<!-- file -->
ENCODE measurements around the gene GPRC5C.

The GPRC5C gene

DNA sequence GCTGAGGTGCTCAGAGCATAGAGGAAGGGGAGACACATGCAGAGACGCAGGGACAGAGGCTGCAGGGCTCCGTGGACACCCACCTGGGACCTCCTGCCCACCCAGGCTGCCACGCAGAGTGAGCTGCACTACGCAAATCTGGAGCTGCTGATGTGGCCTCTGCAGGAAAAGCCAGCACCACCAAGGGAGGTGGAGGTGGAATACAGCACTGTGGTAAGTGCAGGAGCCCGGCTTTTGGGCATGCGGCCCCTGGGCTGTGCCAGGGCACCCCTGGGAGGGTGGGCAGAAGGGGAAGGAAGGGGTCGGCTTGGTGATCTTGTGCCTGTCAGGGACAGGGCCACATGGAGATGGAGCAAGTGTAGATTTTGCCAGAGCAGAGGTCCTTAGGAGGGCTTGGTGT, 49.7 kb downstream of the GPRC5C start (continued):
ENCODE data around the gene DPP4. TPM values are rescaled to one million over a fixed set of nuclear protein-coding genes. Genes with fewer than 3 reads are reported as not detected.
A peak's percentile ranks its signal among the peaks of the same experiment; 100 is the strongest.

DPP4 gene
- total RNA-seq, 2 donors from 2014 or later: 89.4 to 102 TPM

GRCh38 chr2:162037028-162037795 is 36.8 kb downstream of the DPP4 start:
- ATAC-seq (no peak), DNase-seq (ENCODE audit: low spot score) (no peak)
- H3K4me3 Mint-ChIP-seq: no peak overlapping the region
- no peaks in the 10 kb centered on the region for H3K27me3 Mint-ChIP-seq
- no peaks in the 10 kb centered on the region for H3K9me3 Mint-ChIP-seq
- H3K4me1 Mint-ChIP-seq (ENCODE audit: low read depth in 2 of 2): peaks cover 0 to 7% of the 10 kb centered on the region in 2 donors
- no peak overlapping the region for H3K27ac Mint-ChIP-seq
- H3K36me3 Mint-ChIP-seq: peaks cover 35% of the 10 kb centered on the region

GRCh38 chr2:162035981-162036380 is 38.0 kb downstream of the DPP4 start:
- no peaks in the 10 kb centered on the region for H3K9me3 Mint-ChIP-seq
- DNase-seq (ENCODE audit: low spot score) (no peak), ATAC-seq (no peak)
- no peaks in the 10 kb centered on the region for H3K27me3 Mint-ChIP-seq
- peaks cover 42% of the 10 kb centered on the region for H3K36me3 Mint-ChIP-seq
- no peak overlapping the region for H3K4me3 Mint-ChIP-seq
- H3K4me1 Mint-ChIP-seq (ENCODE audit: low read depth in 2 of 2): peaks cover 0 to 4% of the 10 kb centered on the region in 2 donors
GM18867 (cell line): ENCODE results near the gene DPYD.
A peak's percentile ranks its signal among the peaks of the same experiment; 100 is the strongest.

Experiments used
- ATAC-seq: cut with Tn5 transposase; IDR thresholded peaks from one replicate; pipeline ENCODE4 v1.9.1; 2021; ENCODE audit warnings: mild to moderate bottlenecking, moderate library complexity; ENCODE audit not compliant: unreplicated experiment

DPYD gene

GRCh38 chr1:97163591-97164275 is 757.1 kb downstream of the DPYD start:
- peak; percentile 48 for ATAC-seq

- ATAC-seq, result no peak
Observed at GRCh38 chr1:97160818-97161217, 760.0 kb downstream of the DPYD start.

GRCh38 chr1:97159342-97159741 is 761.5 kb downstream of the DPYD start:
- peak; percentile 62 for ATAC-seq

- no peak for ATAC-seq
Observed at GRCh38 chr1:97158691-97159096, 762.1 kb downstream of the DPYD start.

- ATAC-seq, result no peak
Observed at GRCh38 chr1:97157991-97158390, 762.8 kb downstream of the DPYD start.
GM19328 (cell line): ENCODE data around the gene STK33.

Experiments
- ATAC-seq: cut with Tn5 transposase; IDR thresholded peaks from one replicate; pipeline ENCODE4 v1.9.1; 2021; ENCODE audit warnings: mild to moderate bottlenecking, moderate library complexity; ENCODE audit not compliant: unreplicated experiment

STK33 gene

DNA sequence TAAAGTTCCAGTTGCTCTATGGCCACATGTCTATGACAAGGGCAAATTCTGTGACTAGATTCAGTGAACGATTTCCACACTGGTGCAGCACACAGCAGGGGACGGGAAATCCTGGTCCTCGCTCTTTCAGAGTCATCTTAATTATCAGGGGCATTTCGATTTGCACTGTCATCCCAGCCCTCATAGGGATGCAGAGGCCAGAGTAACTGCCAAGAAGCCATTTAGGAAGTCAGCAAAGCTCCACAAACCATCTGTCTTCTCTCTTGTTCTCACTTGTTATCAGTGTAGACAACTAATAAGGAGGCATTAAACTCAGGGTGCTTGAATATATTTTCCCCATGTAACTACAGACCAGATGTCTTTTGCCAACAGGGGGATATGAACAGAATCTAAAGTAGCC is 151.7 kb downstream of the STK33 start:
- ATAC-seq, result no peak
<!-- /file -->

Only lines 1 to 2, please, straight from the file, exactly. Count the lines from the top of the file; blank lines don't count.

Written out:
ENCODE measurements around the gene GPRC5C.

The GPRC5C gene